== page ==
Animal Testing Should Be Banned Essay

Decent Essays
Did you know that the shampoo you use was probably forced down the throat of a rabbit, cat, or maybe even a dog? Each year, millions of animals are used to test how safe and effective products, such as cosmetics, are. They are genetically modified, force-fed harmful chemicals, blinded, scalded, and maimed. How could one not object to this awful cruelty? Animal testing should be banned because it is cruel, unnecessary, inaccurate, and expensive. The very first reason why animal testing should be banned is elementary: it is cruel and unnecessary. Approximately 17-22 million animals are used for testing each year in the United States. Substances are injected into the animal, chemicals are force-fed, irritants are rubbed into the eyes and…show more content…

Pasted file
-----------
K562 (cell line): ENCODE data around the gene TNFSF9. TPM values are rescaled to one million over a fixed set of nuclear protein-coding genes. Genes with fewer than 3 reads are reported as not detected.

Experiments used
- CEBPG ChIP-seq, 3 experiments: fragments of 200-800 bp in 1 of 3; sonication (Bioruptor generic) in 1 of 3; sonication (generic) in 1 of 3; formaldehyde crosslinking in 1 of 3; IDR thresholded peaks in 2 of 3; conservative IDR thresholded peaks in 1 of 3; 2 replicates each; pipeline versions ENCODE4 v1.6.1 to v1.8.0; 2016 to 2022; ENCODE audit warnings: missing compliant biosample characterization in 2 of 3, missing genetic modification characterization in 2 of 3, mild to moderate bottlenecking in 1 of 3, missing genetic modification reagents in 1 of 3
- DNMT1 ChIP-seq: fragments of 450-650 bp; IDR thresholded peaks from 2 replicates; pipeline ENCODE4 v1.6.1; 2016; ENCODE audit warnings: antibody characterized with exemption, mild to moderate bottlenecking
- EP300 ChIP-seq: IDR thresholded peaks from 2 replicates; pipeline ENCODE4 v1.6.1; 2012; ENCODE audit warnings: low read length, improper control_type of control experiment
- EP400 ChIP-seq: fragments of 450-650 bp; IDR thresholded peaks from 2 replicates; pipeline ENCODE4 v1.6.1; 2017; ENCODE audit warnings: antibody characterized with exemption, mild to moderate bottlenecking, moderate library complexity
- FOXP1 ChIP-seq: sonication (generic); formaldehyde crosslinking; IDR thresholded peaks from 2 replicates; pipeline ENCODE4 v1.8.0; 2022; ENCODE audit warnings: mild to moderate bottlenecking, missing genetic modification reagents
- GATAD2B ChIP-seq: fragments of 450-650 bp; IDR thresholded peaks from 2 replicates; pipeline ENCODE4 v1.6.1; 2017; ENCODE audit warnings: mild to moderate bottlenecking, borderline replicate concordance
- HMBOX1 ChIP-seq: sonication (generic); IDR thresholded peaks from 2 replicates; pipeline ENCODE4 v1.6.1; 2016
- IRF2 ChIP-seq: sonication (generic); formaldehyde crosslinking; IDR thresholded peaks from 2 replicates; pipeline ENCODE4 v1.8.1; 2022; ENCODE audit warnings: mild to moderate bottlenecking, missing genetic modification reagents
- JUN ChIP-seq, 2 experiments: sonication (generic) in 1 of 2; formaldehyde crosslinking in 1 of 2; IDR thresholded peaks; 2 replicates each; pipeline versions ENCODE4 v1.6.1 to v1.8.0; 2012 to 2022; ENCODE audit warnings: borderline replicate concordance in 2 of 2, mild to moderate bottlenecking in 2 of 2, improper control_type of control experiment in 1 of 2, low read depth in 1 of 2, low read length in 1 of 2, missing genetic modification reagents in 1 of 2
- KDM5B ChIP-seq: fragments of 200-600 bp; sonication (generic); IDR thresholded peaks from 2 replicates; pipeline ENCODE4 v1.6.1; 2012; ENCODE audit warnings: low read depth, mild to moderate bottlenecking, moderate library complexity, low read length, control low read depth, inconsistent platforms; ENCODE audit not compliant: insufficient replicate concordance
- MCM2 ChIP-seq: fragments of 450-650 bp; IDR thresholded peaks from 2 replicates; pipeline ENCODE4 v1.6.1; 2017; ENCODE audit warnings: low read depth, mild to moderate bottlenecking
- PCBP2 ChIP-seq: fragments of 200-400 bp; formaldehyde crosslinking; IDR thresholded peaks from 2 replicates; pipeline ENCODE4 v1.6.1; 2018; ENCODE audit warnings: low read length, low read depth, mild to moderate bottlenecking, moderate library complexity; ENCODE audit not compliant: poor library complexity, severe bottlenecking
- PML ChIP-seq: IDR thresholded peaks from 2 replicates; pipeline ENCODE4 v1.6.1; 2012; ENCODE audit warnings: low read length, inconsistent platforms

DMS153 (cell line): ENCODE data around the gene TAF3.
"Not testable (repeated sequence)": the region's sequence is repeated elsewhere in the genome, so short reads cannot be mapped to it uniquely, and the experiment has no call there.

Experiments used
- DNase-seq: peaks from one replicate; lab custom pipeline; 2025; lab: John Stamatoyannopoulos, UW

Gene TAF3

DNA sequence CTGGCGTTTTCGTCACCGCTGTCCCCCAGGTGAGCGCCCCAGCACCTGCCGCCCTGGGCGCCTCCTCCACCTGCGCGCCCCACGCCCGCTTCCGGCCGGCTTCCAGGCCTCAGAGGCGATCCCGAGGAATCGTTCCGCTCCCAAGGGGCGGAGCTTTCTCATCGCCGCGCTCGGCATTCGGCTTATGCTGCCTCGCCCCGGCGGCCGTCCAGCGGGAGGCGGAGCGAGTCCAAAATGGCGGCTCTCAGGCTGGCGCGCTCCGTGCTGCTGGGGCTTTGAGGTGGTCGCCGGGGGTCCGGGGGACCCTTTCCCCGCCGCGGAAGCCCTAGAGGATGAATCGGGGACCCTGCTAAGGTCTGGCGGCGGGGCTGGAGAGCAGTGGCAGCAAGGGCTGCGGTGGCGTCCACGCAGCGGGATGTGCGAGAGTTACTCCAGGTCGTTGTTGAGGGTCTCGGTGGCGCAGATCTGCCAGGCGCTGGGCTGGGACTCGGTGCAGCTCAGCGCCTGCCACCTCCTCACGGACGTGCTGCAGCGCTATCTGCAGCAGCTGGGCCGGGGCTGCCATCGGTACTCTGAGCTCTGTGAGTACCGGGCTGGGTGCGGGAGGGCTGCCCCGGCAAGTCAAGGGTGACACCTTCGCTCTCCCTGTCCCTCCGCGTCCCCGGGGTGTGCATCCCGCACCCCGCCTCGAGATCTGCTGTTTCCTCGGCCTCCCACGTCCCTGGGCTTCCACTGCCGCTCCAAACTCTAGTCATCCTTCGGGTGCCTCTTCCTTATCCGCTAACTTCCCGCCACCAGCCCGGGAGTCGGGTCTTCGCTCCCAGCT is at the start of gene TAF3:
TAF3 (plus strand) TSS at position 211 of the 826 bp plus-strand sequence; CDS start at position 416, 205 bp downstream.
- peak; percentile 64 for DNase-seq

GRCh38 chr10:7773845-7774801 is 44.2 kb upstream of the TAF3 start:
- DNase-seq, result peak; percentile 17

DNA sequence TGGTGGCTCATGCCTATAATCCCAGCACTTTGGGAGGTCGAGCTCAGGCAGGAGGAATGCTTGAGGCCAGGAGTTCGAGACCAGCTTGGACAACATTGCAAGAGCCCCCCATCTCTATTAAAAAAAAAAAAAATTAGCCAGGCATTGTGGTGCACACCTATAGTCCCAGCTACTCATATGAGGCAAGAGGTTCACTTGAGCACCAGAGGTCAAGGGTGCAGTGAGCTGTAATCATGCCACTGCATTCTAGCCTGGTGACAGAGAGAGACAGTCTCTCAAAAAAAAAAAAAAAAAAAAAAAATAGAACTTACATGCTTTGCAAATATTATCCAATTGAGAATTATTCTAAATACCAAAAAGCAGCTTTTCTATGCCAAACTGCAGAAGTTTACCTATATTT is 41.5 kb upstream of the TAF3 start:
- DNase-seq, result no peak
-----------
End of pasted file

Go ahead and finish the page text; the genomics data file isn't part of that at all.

This should be reason enough to end the madness of animal tests. Specific evidence points that animal testing should not be allowed; however the debate is also on moral grounds. Several people, about 60% of the population, agree that animal testing should be banned because it is just wrong. To be born into the world on a concrete floor and be made to lead a life with no freedom is worse than having no life. They have no chance to stop the pain or torment, simply because they are “just animals.” Animal activists and everyday people believe that humans are voices for the animals. Therefore, animal testing is considered ethically wrong and people should act as the advocate for the animals. Although large companies and those for animal testing might think that animal testing is essential for products to be declared safe for human use, that is entirely untrue. Animals are not humans, so testing is not accurate. They are also genetically modified and subjected to abnormal stress. According to the FDA, only 5-25% of animal tests and human tests agree, so there is little relevance to humans. Furthermore, only 9% of products tested on animals make it to market. This questions how safe the products really are. What is effective in animals isn’t effective for humans. For example, drugs such as Vioxx, Phenactin, and E-Ferol were not effective in 92% of humans. That is
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